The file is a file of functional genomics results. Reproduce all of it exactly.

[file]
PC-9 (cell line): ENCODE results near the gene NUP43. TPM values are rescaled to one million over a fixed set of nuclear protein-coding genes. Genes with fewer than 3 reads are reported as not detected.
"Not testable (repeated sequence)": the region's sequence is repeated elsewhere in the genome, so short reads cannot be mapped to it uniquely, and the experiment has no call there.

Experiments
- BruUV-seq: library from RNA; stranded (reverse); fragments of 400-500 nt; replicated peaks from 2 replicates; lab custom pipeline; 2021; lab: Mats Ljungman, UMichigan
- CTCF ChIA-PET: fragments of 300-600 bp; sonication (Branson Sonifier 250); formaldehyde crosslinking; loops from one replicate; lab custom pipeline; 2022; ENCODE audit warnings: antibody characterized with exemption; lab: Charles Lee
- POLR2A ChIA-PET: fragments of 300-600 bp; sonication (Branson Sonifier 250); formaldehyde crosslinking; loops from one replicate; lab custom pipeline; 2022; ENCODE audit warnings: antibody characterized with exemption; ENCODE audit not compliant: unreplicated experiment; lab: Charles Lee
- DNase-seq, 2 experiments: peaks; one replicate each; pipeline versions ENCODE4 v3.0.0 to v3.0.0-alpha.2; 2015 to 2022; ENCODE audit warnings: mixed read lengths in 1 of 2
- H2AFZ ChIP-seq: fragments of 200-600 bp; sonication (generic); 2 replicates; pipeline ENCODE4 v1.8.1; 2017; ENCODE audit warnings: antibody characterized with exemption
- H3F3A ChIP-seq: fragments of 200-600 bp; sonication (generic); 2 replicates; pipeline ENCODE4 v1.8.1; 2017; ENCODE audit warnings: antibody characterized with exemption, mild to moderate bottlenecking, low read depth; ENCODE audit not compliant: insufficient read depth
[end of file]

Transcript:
PC-9 (cell line): ENCODE results near the gene NUP43. TPM values are rescaled to one million over a fixed set of nuclear protein-coding genes. Genes with fewer than 3 reads are reported as not detected.
"Not testable (repeated sequence)": the region's sequence is repeated elsewhere in the genome, so short reads cannot be mapped to it uniquely, and the experiment has no call there.

Experiments
- BruUV-seq: library from RNA; stranded (reverse); fragments of 400-500 nt; replicated peaks from 2 replicates; lab custom pipeline; 2021; lab: Mats Ljungman, UMichigan
- CTCF ChIA-PET: fragments of 300-600 bp; sonication (Branson Sonifier 250); formaldehyde crosslinking; loops from one replicate; lab custom pipeline; 2022; ENCODE audit warnings: antibody characterized with exemption; lab: Charles Lee
- POLR2A ChIA-PET: fragments of 300-600 bp; sonication (Branson Sonifier 250); formaldehyde crosslinking; loops from one replicate; lab custom pipeline; 2022; ENCODE audit warnings: antibody characterized with exemption; ENCODE audit not compliant: unreplicated experiment; lab: Charles Lee
- DNase-seq, 2 experiments: peaks; one replicate each; pipeline versions ENCODE4 v3.0.0 to v3.0.0-alpha.2; 2015 to 2022; ENCODE audit warnings: mixed read lengths in 1 of 2
- H2AFZ ChIP-seq: fragments of 200-600 bp; sonication (generic); 2 replicates; pipeline ENCODE4 v1.8.1; 2017; ENCODE audit warnings: antibody characterized with exemption
- H3F3A ChIP-seq: fragments of 200-600 bp; sonication (generic); 2 replicates; pipeline ENCODE4 v1.8.1; 2017; ENCODE audit warnings: antibody characterized with exemption, mild to moderate bottlenecking, low read depth; ENCODE audit not compliant: insufficient read depth